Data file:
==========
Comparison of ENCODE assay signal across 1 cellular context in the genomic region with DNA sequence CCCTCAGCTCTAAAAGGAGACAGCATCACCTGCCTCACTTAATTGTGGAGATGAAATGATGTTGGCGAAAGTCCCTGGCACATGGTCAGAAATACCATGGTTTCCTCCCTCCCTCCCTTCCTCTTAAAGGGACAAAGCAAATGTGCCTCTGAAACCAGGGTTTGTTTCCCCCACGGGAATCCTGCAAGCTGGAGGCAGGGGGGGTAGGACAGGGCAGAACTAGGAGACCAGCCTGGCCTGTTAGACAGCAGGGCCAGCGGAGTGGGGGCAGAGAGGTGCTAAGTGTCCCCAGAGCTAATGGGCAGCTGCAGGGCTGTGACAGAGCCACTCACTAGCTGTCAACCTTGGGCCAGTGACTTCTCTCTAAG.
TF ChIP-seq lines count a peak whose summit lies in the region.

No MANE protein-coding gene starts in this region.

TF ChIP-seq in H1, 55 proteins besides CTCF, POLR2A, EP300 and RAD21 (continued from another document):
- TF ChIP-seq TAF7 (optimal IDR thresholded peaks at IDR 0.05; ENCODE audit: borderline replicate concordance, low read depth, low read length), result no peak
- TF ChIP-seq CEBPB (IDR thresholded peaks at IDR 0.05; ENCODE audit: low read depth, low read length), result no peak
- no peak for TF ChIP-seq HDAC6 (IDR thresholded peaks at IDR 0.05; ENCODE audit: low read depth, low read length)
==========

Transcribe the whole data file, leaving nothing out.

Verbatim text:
Comparison of ENCODE assay signal across 1 cellular context in the genomic region with DNA sequence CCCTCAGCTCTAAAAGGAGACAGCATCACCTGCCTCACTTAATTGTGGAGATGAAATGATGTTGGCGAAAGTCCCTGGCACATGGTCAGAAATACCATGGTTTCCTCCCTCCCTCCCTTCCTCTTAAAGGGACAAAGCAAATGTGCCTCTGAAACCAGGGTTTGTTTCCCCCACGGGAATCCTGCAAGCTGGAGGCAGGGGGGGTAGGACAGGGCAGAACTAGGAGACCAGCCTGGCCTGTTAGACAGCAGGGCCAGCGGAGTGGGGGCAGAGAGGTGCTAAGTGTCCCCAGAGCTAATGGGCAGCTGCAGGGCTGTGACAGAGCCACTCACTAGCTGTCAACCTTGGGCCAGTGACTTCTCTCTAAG.
TF ChIP-seq lines count a peak whose summit lies in the region.

No MANE protein-coding gene starts in this region.

TF ChIP-seq in H1, 55 proteins besides CTCF, POLR2A, EP300 and RAD21 (continued from another document):
- TF ChIP-seq TAF7 (optimal IDR thresholded peaks at IDR 0.05; ENCODE audit: borderline replicate concordance, low read depth, low read length), result no peak
- TF ChIP-seq CEBPB (IDR thresholded peaks at IDR 0.05; ENCODE audit: low read depth, low read length), result no peak
- no peak for TF ChIP-seq HDAC6 (IDR thresholded peaks at IDR 0.05; ENCODE audit: low read depth, low read length)